Agreed -- a redirect to begin with. Someone then might replace the redirect with an article about the mythological Titans. That should be a useful "dump", Rolande. I'll take a look. Andrew Dalby (disputatio) 08:53, 5 Augusti 2007 (UTC)Reply[reply]
We have several options. We have ...
We could ...

What method is the best might differ from case to case. --Rolandus 11:18, 5 Augusti 2007 (UTC)Reply[reply]

Objections_to_the_proposed_changes_to_the_side_bar[fontem recensere]

Are there any objections? Please see Disputatio_Vicipaediae:Pagina_prima#Objections_to_the_proposed_changes_to_the_side_bar. --Rolandus 11:09, 5 Augusti 2007 (UTC)Reply[reply]

Can we do #1 and #2? (see Disputatio_Vicipaediae:Pagina_prima#Objections_to_the_proposed_changes_to_the_side_bar) --Rolandus 18:50, 7 Augusti 2007 (UTC)Reply[reply]
I'd say yes. Separately, I also vote, as a temporary measure, to rename "Fasciculos in Communia onerare" and "Fasciculos onerare" to "Documenta in Communia apponere" and "Documenta apponere", respectively.--Rafaelgarcia 19:44, 7 Augusti 2007 (UTC)Reply[reply]

Percentage_of_anonymous_edits[fontem recensere]

See Vicipaedia:Census#Percentage_of_anonymous_edits. --Rolandus 19:09, 7 Augusti 2007 (UTC)Reply[reply]

Navigation[fontem recensere]

I have changed the file MediaWiki:Sidebar and added two new links, according to Disputatio_Vicipaediae:Pagina_prima#Objections_to_the_proposed_changes_to_the_side_bar. So it is done partly. --Rolandus 05:31, 10 Augusti 2007 (UTC)Reply[reply]

Did the next step, see --Rolandus 06:59, 11 Augusti 2007 (UTC)Reply[reply]

Latinitas[fontem recensere]

Vicipaedia:Latinitas seems a useful starter page but I didn't see any links to it from Pagina prima, Porta communis, or Auxilium pro editione pages. Maybe I missed them, or maybe I need to add some? Andrew Dalby (disputatio) 12:40, 10 Augusti 2007 (UTC)Reply[reply]

Declension of Acronyms[fontem recensere]

Is there a Vicipaedia policy or norm regarding declension of acronyms such as CFA or URSS? Should acryonyms be regarded as undeclinable or should for example CFA be treated like an a-declension noun? genitive =>CFAe Or as a i-declension after civitates? genitive=>CFAum.--Rafaelgarcia 01:20, 11 Augusti 2007 (UTC)Reply[reply]

Have you seen this? I have no idea about policy, but it seems that USA, and so CFA, can be declined as a 1st declension fem. --Harrissimo 20:01, 12 Septembris 2007 (UTC)Reply[reply]
Yes, one possiblity is to go by the last letter of the acronym in deciding which declension to tack on to the acronym. However, you should note that Ephemeris policy diverges from Vicipaedia policy on a number of issues. Ephemeris for example seems to be to preserve all acronyms in their native language forms and translate country names following cognate forms rather than literal meaning. Thus ephemeris translates United States as Civitates Unitae, even though Unitae here would mean something different in latin than in english. This is just their particular set of policies, however, and not necessarily to be copied. Our translation of United States as Civitates Confoederatae is much better and closer to the truth. --Rafaelgarcia 20:41, 12 Septembris 2007 (UTC)Reply[reply]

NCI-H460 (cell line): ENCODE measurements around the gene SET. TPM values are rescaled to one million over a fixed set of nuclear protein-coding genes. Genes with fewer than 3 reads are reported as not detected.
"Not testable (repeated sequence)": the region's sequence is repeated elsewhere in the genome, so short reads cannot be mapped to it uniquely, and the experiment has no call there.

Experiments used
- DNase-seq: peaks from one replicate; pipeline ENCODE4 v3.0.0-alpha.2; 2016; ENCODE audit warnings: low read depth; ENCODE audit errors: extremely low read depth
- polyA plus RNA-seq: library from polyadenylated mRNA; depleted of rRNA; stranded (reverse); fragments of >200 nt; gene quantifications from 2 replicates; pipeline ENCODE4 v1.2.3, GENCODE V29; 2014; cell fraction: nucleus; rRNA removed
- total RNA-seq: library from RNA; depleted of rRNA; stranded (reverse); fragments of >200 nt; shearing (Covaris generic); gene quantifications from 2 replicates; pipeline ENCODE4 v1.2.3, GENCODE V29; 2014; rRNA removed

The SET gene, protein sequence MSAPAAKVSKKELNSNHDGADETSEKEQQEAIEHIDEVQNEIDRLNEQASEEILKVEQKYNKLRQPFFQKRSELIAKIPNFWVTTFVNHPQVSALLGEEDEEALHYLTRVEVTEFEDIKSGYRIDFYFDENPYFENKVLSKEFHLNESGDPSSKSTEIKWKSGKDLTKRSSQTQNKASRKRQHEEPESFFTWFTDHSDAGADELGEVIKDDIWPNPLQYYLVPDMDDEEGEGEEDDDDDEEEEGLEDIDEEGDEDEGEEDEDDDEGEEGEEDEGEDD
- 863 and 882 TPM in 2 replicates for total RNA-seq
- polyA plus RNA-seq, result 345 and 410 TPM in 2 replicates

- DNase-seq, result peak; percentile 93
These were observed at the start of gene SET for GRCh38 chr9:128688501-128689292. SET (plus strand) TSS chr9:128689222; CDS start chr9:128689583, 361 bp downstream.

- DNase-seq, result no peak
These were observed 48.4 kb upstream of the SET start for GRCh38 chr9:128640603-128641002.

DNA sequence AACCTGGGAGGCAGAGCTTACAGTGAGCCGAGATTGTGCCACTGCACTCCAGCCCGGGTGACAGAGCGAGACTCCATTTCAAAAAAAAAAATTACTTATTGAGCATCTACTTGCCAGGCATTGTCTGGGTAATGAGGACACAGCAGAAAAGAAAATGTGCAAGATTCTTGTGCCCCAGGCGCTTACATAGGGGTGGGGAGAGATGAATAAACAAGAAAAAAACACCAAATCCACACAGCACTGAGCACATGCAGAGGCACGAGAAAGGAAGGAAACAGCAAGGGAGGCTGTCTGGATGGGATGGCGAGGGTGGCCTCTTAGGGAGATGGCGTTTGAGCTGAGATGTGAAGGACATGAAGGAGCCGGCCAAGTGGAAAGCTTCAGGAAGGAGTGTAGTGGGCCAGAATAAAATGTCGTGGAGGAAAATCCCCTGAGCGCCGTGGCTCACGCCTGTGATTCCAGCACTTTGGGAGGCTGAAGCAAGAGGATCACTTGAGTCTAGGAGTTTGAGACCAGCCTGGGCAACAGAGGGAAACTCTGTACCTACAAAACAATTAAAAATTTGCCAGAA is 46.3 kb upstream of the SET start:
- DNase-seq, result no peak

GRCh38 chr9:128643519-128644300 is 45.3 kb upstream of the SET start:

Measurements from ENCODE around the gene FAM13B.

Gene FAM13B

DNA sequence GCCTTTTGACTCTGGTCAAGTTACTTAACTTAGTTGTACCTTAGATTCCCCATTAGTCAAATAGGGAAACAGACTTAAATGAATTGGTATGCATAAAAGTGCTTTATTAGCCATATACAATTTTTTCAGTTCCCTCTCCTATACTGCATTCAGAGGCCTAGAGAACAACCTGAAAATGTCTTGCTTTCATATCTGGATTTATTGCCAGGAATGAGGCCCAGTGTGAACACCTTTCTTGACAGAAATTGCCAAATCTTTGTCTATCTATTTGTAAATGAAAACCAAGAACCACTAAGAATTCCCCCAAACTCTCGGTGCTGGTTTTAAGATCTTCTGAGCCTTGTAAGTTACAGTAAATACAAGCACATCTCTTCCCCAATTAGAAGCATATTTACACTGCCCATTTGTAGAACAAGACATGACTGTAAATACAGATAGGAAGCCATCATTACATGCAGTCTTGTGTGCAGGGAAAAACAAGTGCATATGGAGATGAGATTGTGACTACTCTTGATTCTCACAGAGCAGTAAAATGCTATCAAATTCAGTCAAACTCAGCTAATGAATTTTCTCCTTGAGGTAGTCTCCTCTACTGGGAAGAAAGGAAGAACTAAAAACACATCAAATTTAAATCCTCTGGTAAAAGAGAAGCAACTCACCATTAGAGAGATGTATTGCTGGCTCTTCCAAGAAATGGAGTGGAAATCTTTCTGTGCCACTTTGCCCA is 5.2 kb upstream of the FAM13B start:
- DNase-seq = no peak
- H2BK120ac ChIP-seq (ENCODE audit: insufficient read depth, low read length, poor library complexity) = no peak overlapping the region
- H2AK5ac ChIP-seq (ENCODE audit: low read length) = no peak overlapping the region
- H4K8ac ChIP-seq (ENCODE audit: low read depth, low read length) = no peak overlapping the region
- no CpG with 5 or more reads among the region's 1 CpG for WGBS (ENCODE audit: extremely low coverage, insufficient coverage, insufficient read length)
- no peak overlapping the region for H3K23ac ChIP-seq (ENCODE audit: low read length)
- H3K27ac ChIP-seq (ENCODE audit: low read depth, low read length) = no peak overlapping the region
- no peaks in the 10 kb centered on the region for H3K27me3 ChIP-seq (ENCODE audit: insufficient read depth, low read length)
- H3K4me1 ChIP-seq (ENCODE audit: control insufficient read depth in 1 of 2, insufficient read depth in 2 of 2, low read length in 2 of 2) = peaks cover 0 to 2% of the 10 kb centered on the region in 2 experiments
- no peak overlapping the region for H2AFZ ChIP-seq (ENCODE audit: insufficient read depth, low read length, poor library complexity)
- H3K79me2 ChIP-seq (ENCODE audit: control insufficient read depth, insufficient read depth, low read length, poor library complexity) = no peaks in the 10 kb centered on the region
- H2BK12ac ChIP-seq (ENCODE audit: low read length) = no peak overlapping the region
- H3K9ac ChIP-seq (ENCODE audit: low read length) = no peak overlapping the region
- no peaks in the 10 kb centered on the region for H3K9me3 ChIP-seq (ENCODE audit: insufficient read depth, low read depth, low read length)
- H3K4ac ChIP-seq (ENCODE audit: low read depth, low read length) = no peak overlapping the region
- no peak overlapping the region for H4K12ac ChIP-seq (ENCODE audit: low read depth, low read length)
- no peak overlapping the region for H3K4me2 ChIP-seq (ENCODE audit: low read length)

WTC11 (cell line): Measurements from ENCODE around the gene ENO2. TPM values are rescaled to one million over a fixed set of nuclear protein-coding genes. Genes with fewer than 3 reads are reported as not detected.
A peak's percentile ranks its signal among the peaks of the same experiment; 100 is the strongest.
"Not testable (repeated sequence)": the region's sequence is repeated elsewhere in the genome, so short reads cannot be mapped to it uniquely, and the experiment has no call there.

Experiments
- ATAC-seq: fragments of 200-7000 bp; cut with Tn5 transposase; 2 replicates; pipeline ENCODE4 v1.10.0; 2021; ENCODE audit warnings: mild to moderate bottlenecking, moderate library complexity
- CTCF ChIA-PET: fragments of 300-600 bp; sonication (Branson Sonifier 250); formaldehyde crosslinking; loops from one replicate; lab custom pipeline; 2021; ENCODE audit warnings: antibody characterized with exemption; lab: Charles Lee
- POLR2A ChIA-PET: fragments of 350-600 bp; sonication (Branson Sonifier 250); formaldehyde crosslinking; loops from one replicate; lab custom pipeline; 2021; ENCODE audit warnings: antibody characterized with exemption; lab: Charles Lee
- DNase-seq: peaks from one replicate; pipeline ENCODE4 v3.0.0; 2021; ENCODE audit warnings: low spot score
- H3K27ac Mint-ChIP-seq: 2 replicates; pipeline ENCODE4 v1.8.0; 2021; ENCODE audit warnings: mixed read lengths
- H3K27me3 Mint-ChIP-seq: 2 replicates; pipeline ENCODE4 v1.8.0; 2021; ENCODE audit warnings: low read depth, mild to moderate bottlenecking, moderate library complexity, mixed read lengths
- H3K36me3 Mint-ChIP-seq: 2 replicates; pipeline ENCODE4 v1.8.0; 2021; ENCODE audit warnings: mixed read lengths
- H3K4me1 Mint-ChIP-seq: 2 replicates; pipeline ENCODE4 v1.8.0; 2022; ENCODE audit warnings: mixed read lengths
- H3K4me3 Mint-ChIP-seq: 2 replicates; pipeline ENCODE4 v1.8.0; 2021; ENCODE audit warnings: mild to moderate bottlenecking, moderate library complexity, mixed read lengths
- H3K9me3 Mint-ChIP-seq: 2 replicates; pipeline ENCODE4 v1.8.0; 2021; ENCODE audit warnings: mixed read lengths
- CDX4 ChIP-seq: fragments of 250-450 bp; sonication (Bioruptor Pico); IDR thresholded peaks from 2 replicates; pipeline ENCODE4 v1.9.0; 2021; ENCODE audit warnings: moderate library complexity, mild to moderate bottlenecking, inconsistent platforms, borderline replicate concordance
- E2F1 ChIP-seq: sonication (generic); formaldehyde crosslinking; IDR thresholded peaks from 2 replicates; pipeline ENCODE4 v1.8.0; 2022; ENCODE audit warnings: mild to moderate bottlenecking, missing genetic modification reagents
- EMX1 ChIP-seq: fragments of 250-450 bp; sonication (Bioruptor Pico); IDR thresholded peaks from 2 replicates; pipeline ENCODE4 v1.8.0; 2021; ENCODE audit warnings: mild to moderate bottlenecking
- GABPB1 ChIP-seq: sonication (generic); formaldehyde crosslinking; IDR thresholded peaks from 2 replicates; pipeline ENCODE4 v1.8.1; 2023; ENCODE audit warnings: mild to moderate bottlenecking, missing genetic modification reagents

Careful, Rafael, the civitates CONfoederatae are a different thing altogether. Though, even that is much closer than unitae...ewww. For my part, I would rather see acronyms indeclinable than see CFAum . . . I'd also shudder at CibusFibusA. If you absolutely need the case to be visibly apparent, I think it befits to write the abbreviation out in entirety. --Ioscius (disp) 23:04, 12 Septembris 2007 (UTC)Reply[reply]
Ack. Yes, my mind wasn't all there obviously. Civitates Foederatae is the correct one. Federated States as opposed to Confederated States. Sometimes I wonder how slips like that can happen!--Rafaelgarcia 23:17, 12 Septembris 2007 (UTC)Reply[reply]

commons:Template:GFDL/la[fontem recensere]

Hello, would somebody be willing to translate this from commons:Template:GFDL or any of its translations? Your help would be greatly appreciated by the Wikimedia Commons community. 21:17, 14 Augusti 2007 (UTC)Reply[reply]

Qui Vicipædiam edimus?[fontem recensere]

Vide commentarium potentem: "See Who's Editing Wikipedia" ( IacobusAmor 14:14, 15 Augusti 2007 (UTC)Reply[reply]

Quotation Marks[fontem recensere]

I have been looking at some articles and have seen some "German Quotation Marks," with the upside down quotation mark paired with a backwards quotation mark. I suggest we avoid these, for they only apply to German text and possibly some Dutch, though I am unsure. If you are not sure, just use the standard quotation marks available on most English keyboards. If you do not have them, you should use those that are provided below in the extra letter section.Andy85719 22:43, 15 Augusti 2007 (UTC)Reply[reply]

Yeah, that shouldn't be the norm here, and if it is, liberally change it (per my opinion, anyways). --Ioscius (disp) 02:49, 16 Augusti 2007 (UTC)Reply[reply]
Standard American (and until the past few decades British) typesetting style: double quotes (and punctuation goes inside), except for glosses, which use single quotes (and punctuation goes outside). IacobusAmor 03:04, 16 Augusti 2007 (UTC)Reply[reply]
It's true, I'm afraid: we British adjust our principles (typographical at least) when the wind changes. Andrew Dalby (disputatio) 07:56, 16 Augusti 2007 (UTC)Reply[reply]

Literature[fontem recensere]